For a few minutes Wednesday morning, Newton was nearly cut in half — a train had broken down, leaving a string of stopped railcars parked in Newton.


For a few minutes Wednesday morning, Newton was nearly cut in half — a train had broken down, leaving a string of stopped railcars parked in Newton.

The cars closed crossings at Main, Broadway, High and 12th streets.

“The train had a problem with a bad air line while moving through Newton and could not be moved until it was repaired,” said Steve Forsberg, regional media representative for Burlington Northern-Santa Fe Railroad. “That caused the crossings to be blocked for 30 to 45 minutes.”

But it also raised a question — what if those crossings had been blocked for a longer? A derailment last year led to High Street being blocked for more than a full day.

If train cars were to block all but the Spencer and First street crossings for more than a day, it would cut the city in half. It’s something Courtney Becker, communications director of Harvey County, said emergency services and law enforcement “The fire stations are separated, and law enforcement is diligent. When there is blockage, they are able to deal with it,” Becker said. “They work to get people on both sides of the tracks so we are ready when needed.”

There is a new police sub-station in the south part of Newton — at the Chisholm Trail Center-Outlet and Retail Shops.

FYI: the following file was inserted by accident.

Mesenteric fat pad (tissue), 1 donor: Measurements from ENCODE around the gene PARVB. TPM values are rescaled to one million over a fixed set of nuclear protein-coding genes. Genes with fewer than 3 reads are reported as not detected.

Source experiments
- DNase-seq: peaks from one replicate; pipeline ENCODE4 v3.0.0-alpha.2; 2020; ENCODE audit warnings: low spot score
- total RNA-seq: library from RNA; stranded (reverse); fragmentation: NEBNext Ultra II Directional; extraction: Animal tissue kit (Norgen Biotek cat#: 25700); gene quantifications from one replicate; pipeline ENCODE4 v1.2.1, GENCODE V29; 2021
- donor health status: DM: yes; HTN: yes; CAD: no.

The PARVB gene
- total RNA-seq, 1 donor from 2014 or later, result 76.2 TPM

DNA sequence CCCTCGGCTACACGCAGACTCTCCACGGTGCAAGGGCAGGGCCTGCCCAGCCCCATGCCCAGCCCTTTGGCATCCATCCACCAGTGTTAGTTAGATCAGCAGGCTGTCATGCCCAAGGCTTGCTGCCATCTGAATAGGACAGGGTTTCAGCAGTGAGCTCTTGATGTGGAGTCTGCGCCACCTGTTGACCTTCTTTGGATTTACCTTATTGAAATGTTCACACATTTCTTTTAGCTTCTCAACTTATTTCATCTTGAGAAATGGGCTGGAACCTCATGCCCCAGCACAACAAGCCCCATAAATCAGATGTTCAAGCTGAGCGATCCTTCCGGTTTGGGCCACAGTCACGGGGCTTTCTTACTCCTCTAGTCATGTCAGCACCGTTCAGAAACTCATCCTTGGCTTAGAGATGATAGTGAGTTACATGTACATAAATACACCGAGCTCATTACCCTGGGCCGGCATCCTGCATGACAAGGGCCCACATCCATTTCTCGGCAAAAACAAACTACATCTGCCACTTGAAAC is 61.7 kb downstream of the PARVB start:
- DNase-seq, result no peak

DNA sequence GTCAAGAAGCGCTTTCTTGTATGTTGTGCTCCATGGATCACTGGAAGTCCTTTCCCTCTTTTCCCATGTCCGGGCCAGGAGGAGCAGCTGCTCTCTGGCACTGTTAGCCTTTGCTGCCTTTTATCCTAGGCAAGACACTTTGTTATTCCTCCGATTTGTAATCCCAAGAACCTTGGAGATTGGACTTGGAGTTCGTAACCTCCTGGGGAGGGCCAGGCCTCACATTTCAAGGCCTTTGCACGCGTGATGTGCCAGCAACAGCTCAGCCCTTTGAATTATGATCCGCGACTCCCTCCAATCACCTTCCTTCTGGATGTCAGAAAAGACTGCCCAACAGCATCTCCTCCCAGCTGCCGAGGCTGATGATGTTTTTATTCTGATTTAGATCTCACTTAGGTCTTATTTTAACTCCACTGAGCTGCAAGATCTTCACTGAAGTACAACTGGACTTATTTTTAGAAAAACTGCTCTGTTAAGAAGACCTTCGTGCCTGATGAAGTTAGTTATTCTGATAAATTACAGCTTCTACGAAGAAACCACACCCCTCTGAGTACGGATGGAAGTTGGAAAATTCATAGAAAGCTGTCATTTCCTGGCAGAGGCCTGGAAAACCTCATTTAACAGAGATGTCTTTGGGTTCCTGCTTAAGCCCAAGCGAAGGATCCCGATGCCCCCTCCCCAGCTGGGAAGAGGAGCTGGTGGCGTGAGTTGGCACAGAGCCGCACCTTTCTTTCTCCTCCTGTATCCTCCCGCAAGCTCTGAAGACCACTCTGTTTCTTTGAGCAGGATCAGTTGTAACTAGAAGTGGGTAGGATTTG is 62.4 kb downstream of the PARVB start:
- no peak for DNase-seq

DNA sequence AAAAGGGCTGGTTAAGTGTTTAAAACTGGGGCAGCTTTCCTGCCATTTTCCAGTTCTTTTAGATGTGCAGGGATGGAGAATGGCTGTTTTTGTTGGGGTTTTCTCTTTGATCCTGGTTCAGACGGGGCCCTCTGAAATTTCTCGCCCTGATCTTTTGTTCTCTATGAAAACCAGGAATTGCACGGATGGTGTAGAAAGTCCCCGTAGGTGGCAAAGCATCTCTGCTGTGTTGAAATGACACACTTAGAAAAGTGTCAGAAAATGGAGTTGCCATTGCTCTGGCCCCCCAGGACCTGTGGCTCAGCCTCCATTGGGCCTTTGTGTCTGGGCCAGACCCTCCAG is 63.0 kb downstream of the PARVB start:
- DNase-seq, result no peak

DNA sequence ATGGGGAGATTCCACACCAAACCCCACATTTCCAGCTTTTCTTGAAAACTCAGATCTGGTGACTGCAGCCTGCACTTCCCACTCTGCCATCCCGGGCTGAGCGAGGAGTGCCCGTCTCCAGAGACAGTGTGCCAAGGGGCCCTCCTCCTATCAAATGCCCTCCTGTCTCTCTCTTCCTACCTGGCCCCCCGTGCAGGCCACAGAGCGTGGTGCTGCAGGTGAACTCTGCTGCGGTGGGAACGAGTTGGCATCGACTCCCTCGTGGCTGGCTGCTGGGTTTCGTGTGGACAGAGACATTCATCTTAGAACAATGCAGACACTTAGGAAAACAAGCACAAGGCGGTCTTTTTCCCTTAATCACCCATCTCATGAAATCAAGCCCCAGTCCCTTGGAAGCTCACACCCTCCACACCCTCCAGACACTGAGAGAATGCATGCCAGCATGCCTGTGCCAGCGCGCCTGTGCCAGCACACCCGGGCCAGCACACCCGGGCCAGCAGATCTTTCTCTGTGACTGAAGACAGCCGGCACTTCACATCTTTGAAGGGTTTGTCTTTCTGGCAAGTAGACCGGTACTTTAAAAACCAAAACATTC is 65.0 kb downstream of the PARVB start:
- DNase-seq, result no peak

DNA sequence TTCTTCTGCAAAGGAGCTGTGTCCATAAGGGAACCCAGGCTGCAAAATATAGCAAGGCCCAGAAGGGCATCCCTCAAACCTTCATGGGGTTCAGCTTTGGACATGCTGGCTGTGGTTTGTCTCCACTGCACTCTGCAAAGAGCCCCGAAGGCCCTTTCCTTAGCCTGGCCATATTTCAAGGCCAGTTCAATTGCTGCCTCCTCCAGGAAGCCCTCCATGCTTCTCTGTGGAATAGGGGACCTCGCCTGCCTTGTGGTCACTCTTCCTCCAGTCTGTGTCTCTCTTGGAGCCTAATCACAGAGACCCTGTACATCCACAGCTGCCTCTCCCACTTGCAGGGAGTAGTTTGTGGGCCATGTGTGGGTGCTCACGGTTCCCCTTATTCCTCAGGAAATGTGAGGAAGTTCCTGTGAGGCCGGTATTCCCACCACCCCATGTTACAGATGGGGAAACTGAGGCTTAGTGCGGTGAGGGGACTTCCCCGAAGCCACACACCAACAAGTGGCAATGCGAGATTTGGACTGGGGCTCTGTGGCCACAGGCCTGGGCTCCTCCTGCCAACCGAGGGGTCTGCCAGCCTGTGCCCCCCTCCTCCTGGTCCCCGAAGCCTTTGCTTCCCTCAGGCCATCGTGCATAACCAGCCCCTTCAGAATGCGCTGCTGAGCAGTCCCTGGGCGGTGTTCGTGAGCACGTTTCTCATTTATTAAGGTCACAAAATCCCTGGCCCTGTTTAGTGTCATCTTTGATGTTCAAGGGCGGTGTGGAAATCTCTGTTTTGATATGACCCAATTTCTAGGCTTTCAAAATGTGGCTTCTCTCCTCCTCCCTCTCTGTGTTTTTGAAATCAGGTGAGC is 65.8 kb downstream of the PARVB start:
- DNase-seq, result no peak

“That does keep some officers south of the tracks,” police chief Jim Daily said. “If we have everyone here either filing reports or patrolling north of the tracks, then we have to be concerned about south of the tracks. The substation allows officers to file reports on the south side.”

But for now, Becker said even if there were a long-term blockage of streets because of a rail accident, Newton is ready.

“It doesn’t tend to delay the first responder very much; it might delay the secondary response,” Becker said. “There are always ways to get around. We will get people where we need to be. It might be a challenge in those first minutes, but we will get people where they need to go.”

A train blocking the majority of crossings in town causes one side effect that concerns Daily — frustrated drivers who speed through residential areas to get where they are going.

“People need to be aware that driving through residential areas at a high rate of speed is dangerous,” Daily said. “As frustrated as they may be because of a train not allowing them to get where they are going on time, they need to be aware of the speed limits so we don’t have any unfortunate accidents.”